How many people really know what domestic abuse is? We hear about it, see TV shows about it, even see it in movies but do we really know the depth of it? And how do we know if we are in a domestically abusive relationship?
For starters, domestic abuse does not discriminate. It can happen to any race, age, sexual orientation, gender or religion. It doesn’t really depend on if you’re living with that person or not domestic abuse takes on many different shapes and forms.
There are multiple signs of a domestically abusive relationship so here’s a few to look out for…
1. Telling you that you can never do anything right
If anyone is in a relationship and their partner is saying that they can never do something right that is a form of abuse. In a relationship, it is you and your partner’s job to lift each other up. If you can’t depend on your partner to be your biggest supporter and cheerleader, it can definitely hurt or destroy your self-esteem. Ever heard of self-fulfilling prophecy? When people plant seeds of negativity into your mind it’s easy to believe what they tell you, especially if you value that person and their opinion. This can, and likely will, lead to you not giving your all in the things you do.
2. Prevents you from working or excelling in school
Red flag alert! A relationship is supposed to be supportive, especially if you and/or your partner is working. They should be supportive and respectful of your time and responsibilities, this also includes school. Not to be that person, but relationships are never guaranteed but your education and your income are things that can be guaranteed. No partner should ever make you feel like you have to choose between them and school or work.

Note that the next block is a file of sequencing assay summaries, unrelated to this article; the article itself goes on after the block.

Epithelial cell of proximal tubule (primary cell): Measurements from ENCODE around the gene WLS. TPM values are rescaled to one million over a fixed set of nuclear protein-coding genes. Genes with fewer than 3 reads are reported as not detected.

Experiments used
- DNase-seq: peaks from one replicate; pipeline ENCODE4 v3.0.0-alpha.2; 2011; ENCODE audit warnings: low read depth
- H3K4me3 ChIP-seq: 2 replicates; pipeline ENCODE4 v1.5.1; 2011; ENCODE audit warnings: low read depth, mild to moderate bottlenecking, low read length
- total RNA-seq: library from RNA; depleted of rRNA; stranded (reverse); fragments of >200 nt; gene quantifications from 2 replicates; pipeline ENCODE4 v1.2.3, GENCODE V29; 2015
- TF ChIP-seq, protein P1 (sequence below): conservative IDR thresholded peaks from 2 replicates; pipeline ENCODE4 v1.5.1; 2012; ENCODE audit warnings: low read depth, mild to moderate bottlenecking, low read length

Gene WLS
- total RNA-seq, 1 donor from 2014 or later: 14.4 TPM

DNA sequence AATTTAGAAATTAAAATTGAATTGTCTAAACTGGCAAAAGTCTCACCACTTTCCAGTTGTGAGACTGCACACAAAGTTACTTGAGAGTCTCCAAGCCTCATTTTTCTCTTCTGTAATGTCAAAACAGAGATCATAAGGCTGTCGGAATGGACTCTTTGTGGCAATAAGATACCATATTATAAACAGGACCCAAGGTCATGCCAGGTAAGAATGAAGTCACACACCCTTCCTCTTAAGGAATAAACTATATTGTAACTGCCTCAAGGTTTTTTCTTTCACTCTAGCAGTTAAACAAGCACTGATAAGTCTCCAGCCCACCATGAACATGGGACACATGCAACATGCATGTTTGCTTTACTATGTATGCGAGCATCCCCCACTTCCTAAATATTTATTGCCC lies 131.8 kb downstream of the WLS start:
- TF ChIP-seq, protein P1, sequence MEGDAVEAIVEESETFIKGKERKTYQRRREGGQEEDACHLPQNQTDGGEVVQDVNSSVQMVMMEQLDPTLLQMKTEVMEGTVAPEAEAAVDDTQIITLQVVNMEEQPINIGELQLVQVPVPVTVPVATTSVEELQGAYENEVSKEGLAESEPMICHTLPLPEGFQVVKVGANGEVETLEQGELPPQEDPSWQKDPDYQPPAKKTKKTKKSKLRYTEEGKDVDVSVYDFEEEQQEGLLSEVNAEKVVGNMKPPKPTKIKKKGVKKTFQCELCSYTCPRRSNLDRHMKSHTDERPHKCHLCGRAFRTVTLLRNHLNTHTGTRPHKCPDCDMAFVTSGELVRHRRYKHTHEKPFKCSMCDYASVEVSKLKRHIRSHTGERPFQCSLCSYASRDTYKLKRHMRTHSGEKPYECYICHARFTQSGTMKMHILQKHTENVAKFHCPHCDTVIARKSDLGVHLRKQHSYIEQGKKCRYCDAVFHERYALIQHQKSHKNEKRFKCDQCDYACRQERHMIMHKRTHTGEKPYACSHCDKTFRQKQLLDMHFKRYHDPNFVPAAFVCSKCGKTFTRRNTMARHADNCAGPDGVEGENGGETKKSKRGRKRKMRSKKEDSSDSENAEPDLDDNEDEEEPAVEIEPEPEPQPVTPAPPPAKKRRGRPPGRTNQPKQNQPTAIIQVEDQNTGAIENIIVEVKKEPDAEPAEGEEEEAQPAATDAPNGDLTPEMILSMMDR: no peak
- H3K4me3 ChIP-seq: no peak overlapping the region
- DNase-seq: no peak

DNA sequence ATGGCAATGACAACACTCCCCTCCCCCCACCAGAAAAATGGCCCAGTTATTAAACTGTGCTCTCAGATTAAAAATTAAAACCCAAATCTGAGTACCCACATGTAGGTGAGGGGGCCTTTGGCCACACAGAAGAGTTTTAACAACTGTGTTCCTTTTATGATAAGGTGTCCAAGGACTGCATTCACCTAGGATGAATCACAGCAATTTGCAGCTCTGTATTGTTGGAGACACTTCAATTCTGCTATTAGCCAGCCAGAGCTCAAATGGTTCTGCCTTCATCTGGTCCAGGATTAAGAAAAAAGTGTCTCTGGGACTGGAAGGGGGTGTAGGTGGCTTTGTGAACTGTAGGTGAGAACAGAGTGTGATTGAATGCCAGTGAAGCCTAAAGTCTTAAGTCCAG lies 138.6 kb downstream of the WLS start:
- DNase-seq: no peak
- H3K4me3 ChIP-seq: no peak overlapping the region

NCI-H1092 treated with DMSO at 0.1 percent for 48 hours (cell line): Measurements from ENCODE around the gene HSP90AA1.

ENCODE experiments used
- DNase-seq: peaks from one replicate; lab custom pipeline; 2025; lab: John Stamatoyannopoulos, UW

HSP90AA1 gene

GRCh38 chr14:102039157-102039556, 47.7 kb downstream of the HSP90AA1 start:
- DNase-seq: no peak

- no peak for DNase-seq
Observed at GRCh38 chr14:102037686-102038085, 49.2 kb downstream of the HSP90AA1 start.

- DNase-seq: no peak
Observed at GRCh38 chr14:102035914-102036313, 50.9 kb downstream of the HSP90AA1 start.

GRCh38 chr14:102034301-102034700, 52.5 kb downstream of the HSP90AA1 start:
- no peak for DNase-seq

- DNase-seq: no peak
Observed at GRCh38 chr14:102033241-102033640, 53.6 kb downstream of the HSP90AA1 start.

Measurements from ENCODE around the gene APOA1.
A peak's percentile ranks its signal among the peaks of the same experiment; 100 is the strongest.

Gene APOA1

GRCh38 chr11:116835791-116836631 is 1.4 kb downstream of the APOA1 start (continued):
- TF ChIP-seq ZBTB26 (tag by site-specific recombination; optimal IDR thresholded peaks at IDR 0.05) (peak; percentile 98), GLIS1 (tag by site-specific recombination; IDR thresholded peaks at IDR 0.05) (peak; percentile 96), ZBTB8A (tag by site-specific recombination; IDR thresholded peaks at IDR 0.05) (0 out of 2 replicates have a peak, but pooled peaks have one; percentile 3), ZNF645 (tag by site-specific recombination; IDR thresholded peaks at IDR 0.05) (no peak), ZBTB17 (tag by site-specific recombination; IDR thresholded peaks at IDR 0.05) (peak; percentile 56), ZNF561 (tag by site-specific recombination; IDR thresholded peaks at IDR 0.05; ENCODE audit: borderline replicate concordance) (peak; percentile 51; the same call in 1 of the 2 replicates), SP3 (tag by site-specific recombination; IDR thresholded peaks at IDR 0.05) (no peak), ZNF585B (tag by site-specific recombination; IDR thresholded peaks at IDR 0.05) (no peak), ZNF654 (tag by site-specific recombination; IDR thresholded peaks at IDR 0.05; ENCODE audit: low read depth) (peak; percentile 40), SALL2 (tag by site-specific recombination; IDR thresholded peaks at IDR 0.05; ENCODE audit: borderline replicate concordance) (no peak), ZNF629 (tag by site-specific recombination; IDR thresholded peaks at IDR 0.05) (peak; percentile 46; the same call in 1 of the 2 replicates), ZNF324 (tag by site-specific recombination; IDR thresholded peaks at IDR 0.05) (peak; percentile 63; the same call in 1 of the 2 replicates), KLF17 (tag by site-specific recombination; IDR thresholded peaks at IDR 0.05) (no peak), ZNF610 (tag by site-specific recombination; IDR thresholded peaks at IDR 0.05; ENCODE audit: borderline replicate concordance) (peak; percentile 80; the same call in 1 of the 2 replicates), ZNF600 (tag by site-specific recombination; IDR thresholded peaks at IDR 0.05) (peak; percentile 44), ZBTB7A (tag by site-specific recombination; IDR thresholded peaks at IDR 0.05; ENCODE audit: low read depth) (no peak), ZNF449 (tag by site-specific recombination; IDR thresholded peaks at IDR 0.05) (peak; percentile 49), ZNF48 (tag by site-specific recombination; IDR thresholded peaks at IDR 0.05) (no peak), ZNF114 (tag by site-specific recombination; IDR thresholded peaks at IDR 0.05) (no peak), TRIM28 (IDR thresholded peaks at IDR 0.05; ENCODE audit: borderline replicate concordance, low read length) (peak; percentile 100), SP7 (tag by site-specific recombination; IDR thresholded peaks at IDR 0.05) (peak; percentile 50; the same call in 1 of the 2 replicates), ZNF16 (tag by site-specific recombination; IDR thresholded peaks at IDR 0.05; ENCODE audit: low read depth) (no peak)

3. Money Control
This is something that I had to experience first-hand. My partner in times of hardship, while he was unemployed, would make me feel guilty if I spent money on things that I liked whether it be clothes, eating out, or getting a new book. He would try to control my money by using guilt and saying that it’s was interesting how I would spend my hard-earned money on things that I would want but not have money to “help him” when he needed it. Nothing about that is fair. Your money is your money. No one should ever make you feel guilty about indulging in something that you want especially if it’s not negative.
Say you tried a new makeup idea that you saw on Pinterest, or tried to cook a new recipe, if your partner doesn’t encourage you and puts you down about wanting to do it or the end result that is abuse. You’re not going to be as inspired to continue to see where things go or how good you’re going to get if your self-esteem is broken before you even had a chance to flourish and show your full potential.
These are just a few of the many signs of domestic abuse. I encourage you to do more research and evaluate your relationship. Speaking from personal experience, you don’t know until you’re educated about what to look for. So don’t be discouraged, don’t be afraid, and don’t think that just because things are seemingly perfect you shouldn’t learn about domestic abuse. Everything starts with you, whether it’s helping you, or someone you know, out of a situation, you can’t help if you don’t know the signs.
For additional info check out http://www.thehotline.org/is-this-abuse/abuse-defined/